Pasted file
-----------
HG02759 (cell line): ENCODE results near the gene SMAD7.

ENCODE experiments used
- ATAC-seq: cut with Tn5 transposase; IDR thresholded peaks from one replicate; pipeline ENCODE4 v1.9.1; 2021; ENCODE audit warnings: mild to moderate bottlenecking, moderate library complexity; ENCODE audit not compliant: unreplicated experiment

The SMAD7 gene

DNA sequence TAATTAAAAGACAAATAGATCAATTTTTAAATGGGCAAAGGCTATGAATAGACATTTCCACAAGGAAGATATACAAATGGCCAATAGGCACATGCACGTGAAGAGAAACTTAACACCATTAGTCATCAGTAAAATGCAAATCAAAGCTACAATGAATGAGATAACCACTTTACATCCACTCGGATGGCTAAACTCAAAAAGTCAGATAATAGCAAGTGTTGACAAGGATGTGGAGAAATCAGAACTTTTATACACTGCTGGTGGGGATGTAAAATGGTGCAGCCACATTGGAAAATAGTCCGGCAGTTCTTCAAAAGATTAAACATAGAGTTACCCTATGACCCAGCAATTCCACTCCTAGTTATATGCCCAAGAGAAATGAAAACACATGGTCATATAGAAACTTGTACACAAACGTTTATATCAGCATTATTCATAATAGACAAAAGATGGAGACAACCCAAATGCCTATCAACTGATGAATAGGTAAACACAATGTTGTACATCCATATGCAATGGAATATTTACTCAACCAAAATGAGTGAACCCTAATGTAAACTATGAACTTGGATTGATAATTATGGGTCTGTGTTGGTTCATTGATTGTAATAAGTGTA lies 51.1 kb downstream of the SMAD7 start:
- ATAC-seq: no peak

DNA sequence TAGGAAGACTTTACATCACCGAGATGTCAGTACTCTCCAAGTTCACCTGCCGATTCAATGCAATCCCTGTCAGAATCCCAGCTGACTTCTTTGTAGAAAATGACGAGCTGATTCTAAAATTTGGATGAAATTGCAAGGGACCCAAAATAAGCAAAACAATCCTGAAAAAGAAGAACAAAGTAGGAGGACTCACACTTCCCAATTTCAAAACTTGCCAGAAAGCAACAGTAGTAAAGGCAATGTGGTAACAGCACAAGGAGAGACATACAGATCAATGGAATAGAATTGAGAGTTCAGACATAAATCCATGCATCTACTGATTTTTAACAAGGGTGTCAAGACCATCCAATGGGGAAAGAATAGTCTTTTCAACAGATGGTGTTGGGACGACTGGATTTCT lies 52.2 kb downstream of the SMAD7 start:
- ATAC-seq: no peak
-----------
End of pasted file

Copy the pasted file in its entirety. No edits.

HG02759 (cell line): ENCODE results near the gene SMAD7.

ENCODE experiments used
- ATAC-seq: cut with Tn5 transposase; IDR thresholded peaks from one replicate; pipeline ENCODE4 v1.9.1; 2021; ENCODE audit warnings: mild to moderate bottlenecking, moderate library complexity; ENCODE audit not compliant: unreplicated experiment

The SMAD7 gene

DNA sequence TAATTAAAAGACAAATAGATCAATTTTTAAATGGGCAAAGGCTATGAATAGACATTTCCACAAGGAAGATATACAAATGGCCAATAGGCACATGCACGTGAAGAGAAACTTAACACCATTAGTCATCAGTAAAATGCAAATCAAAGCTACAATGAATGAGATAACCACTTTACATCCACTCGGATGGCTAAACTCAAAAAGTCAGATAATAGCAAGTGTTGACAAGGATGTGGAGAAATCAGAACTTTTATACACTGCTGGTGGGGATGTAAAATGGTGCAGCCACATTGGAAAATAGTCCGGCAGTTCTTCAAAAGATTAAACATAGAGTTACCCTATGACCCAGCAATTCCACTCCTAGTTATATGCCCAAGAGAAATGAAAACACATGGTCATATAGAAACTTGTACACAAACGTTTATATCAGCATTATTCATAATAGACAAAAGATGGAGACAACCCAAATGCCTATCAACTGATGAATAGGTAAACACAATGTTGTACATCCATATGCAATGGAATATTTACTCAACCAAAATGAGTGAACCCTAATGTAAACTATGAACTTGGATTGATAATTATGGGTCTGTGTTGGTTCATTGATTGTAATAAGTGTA lies 51.1 kb downstream of the SMAD7 start:
- ATAC-seq: no peak

DNA sequence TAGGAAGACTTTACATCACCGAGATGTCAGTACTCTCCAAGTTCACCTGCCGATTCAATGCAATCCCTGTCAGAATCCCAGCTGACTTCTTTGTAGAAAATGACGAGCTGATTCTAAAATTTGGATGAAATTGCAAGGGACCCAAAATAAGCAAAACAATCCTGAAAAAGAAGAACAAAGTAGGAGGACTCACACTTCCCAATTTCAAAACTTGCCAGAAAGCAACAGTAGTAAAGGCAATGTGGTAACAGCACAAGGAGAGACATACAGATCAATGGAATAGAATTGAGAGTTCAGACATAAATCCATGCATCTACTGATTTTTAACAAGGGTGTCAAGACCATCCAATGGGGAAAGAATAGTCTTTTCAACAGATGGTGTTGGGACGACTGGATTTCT lies 52.2 kb downstream of the SMAD7 start:
- ATAC-seq: no peak